“If you’re on the podium at your first attempt, it probably feels like it comes a bit too easy let’s say,” says Klien, who remains a regular in GT racing and retains a presence in the F1 paddock as an expert commentator for Austrian TV station Servus. “If you have bad years, you know how difficult it is to first of all finish that race, to be in a competitive car. To make it to the end of the race on the podium is not given.
“I enjoyed that race a lot, because it was the first race outside of F1 for a long time. I did for five years only F1 and there isn’t so much overtaking, and then you come to Le Mans, you have an LMP1 car, obviously the quickest on the circuit, so you do lots of overtaking.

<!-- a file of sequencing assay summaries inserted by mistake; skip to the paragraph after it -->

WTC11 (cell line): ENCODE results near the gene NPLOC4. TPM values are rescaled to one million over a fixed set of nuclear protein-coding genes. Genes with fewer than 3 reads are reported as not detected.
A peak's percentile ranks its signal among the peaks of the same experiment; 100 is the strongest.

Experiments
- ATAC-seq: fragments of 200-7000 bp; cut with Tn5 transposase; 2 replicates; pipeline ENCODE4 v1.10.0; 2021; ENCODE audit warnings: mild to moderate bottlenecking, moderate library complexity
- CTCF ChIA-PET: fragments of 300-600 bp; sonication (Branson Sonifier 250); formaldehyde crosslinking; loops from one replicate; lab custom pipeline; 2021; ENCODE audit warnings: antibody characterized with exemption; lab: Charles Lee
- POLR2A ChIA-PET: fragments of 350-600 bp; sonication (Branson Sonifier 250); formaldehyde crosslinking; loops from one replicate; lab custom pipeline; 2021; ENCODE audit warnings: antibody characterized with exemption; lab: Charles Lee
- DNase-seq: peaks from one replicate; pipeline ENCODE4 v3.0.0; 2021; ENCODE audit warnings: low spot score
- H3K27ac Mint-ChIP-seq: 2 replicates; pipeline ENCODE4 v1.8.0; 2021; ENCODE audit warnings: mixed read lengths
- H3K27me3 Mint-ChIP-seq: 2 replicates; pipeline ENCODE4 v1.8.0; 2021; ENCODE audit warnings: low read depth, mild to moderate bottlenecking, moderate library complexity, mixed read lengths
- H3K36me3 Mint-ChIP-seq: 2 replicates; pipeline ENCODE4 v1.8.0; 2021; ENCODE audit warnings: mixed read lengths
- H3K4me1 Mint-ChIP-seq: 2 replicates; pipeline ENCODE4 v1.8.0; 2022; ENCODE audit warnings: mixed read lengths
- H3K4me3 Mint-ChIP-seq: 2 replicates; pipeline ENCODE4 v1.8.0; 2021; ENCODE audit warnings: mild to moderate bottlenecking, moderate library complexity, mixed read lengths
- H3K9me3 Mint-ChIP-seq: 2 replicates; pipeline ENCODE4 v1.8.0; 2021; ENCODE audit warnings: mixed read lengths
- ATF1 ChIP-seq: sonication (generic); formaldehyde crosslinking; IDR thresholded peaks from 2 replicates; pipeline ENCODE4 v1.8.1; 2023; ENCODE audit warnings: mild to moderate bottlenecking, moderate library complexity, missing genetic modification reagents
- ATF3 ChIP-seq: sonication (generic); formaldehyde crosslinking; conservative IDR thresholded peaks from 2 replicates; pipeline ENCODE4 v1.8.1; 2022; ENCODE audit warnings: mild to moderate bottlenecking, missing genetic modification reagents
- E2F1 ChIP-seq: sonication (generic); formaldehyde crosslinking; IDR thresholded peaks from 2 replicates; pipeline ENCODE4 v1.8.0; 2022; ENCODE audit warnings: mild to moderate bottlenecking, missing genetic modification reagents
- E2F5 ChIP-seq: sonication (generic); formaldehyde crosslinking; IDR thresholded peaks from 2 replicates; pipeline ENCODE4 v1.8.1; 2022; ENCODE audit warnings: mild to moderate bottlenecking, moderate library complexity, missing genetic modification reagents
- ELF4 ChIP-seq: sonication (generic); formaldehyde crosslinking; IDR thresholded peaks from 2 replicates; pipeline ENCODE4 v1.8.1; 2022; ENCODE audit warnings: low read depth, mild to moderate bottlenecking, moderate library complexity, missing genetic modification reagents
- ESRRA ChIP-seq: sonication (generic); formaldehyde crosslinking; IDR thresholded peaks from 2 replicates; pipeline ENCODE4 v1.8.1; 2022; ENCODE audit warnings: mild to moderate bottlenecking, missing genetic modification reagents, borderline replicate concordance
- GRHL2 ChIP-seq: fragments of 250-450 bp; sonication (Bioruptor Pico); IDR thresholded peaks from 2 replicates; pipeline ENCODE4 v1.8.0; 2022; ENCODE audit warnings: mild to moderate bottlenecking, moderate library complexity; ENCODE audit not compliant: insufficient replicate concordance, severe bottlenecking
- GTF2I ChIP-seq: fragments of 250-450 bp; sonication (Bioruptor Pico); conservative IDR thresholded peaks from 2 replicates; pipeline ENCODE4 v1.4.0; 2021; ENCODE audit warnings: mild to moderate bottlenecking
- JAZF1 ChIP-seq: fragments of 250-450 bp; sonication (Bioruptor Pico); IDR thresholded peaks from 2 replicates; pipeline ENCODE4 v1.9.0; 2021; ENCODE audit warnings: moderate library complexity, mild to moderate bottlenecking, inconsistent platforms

“We even could have done better than third, because I had a spin in the night-time coming together with a backmarker, and we lost quite a bit of time. But standing on that podium at the end of 24 hours was just an incredible feeling, especially when you look down and see all the fans, it’s just crazy.”
Klien was on the receiving end of a sucker punch from Audi on his second outing in a 908 at Petit Le Mans in October. Allan McNish had crashed his R10 on the way to the grid, but the inspired Scot led a comeback from two laps down through myriad caution periods and in the crucial closing stages had fresher rubber than Klien – which allowed McNish to pounce in traffic.
"It was quite silent in the car, so it was not very spectacular let’s say, but you could do all the debrief basically in the car with your race engineer!" Christian Klien